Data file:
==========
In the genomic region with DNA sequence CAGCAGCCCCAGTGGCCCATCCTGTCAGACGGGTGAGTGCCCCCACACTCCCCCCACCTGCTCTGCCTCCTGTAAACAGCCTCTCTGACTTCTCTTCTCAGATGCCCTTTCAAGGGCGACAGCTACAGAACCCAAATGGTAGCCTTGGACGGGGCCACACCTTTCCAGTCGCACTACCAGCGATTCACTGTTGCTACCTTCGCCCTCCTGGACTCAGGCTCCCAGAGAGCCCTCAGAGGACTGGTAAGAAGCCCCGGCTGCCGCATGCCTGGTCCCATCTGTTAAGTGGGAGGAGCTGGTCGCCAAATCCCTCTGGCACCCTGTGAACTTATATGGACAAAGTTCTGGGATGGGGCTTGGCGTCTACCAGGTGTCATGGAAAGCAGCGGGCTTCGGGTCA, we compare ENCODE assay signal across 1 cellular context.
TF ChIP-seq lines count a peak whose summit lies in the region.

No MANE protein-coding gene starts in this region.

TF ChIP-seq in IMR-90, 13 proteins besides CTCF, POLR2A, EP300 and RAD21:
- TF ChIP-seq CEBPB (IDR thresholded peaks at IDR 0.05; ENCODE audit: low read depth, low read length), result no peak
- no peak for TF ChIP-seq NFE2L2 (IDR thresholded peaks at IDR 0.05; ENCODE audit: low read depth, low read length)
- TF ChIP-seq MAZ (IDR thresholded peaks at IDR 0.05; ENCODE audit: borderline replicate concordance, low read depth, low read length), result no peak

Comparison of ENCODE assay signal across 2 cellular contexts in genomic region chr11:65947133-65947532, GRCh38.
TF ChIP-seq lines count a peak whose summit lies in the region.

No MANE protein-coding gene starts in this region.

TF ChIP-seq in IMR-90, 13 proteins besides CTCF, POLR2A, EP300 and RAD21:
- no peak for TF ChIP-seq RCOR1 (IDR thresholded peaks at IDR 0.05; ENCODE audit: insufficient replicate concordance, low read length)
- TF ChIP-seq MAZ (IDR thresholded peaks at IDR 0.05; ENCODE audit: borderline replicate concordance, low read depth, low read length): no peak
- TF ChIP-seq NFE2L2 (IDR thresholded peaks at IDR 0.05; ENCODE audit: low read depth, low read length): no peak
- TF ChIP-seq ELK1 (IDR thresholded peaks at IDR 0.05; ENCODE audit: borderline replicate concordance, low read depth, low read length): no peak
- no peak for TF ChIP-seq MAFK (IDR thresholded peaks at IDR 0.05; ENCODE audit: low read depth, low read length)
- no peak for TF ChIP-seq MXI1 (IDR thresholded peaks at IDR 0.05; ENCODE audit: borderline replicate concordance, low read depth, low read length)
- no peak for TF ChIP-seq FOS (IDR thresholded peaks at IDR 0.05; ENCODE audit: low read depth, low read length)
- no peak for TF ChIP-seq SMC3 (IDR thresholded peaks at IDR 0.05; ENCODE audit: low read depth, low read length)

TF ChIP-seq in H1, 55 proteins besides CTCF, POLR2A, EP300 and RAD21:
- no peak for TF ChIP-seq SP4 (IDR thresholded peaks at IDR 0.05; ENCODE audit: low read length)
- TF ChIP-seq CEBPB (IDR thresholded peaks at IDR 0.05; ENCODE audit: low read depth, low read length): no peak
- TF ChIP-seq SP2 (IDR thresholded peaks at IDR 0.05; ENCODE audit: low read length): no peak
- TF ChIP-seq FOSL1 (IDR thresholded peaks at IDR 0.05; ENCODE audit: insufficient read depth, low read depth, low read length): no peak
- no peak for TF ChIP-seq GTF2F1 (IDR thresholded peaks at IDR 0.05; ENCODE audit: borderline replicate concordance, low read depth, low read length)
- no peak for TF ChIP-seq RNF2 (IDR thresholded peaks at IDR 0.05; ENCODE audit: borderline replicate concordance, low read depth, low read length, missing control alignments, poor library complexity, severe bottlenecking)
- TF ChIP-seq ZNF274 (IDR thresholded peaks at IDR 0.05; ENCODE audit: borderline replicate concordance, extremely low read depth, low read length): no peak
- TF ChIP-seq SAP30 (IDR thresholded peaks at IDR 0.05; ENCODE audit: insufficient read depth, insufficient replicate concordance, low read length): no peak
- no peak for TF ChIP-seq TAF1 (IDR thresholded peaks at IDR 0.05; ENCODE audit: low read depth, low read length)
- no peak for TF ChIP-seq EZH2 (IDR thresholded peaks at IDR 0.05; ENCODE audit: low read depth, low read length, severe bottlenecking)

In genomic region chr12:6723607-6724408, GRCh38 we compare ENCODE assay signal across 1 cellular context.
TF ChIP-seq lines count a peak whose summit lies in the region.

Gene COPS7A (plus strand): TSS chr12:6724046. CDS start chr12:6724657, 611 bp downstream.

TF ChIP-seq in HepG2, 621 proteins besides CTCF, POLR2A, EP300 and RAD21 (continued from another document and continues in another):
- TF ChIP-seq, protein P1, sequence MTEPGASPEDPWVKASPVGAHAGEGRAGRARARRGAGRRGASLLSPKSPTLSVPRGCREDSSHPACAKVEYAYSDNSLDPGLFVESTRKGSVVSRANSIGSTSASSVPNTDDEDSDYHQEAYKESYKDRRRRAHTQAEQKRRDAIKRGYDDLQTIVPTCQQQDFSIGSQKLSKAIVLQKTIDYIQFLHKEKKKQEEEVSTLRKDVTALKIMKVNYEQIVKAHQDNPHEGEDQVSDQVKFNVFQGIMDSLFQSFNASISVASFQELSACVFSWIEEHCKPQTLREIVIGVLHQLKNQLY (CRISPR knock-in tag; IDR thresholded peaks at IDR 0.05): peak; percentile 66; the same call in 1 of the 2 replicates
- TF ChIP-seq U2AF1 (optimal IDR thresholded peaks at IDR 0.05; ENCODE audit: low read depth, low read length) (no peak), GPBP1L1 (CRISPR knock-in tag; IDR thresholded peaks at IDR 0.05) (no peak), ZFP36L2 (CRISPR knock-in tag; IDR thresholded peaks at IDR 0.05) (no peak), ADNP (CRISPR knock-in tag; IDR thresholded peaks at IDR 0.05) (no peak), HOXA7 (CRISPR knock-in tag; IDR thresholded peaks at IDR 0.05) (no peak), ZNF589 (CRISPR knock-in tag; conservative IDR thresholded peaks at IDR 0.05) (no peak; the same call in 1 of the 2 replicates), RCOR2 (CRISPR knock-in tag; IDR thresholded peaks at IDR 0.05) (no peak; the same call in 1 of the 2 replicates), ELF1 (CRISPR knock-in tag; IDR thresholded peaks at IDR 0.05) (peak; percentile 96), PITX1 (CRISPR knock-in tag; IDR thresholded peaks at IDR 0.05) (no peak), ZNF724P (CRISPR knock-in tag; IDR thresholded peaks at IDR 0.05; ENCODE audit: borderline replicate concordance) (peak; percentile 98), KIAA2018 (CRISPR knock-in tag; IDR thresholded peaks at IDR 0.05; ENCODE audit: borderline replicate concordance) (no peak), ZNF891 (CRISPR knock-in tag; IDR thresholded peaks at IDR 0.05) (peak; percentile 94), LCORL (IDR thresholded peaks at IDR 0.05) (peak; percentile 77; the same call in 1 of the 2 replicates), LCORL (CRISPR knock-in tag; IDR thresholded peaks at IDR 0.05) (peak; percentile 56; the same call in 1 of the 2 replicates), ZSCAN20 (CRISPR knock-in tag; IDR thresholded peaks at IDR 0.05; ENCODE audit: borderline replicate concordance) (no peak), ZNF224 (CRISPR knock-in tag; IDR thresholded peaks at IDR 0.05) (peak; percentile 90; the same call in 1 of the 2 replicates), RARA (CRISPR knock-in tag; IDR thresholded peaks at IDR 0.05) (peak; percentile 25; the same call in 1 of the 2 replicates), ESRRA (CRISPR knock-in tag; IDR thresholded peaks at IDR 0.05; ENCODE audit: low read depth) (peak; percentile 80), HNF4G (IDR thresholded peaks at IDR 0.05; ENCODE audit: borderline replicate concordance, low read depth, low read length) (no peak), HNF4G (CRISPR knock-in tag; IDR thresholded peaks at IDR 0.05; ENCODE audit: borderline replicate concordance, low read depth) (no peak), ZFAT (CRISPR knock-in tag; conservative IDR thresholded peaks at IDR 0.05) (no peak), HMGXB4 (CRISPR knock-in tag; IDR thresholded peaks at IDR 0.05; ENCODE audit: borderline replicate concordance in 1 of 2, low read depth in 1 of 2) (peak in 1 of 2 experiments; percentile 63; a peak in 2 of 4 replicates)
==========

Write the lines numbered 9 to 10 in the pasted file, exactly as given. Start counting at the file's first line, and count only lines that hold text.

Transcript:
TF ChIP-seq lines count a peak whose summit lies in the region.

No MANE protein-coding gene starts in this region.